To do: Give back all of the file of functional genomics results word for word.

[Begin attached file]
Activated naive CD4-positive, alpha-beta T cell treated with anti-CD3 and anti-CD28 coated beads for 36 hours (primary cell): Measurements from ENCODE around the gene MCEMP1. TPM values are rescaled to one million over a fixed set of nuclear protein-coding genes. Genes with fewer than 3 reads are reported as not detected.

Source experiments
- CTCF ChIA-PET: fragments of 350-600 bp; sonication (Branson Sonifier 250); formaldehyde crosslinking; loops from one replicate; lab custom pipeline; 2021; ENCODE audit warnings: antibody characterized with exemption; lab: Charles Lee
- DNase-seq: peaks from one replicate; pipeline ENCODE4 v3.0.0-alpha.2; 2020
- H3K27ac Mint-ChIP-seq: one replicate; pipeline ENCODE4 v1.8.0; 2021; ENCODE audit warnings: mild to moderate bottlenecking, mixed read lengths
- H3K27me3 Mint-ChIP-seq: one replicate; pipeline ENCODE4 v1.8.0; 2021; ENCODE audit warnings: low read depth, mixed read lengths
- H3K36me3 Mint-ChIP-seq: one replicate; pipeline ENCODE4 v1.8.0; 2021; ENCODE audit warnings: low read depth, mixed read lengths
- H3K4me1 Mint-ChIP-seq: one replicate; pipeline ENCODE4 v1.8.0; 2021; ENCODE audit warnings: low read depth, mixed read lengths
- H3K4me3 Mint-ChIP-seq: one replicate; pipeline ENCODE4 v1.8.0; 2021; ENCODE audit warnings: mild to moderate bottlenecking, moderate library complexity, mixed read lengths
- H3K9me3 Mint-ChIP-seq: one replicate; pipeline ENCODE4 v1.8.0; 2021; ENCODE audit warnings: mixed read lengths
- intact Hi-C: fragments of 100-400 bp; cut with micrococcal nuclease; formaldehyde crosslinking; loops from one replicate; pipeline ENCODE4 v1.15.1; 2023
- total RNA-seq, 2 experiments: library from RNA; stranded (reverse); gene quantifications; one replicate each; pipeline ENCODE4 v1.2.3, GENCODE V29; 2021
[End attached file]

Activated naive CD4-positive, alpha-beta T cell treated with anti-CD3 and anti-CD28 coated beads for 36 hours (primary cell): Measurements from ENCODE around the gene MCEMP1. TPM values are rescaled to one million over a fixed set of nuclear protein-coding genes. Genes with fewer than 3 reads are reported as not detected.

Source experiments
- CTCF ChIA-PET: fragments of 350-600 bp; sonication (Branson Sonifier 250); formaldehyde crosslinking; loops from one replicate; lab custom pipeline; 2021; ENCODE audit warnings: antibody characterized with exemption; lab: Charles Lee
- DNase-seq: peaks from one replicate; pipeline ENCODE4 v3.0.0-alpha.2; 2020
- H3K27ac Mint-ChIP-seq: one replicate; pipeline ENCODE4 v1.8.0; 2021; ENCODE audit warnings: mild to moderate bottlenecking, mixed read lengths
- H3K27me3 Mint-ChIP-seq: one replicate; pipeline ENCODE4 v1.8.0; 2021; ENCODE audit warnings: low read depth, mixed read lengths
- H3K36me3 Mint-ChIP-seq: one replicate; pipeline ENCODE4 v1.8.0; 2021; ENCODE audit warnings: low read depth, mixed read lengths
- H3K4me1 Mint-ChIP-seq: one replicate; pipeline ENCODE4 v1.8.0; 2021; ENCODE audit warnings: low read depth, mixed read lengths
- H3K4me3 Mint-ChIP-seq: one replicate; pipeline ENCODE4 v1.8.0; 2021; ENCODE audit warnings: mild to moderate bottlenecking, moderate library complexity, mixed read lengths
- H3K9me3 Mint-ChIP-seq: one replicate; pipeline ENCODE4 v1.8.0; 2021; ENCODE audit warnings: mixed read lengths
- intact Hi-C: fragments of 100-400 bp; cut with micrococcal nuclease; formaldehyde crosslinking; loops from one replicate; pipeline ENCODE4 v1.15.1; 2023
- total RNA-seq, 2 experiments: library from RNA; stranded (reverse); gene quantifications; one replicate each; pipeline ENCODE4 v1.2.3, GENCODE V29; 2021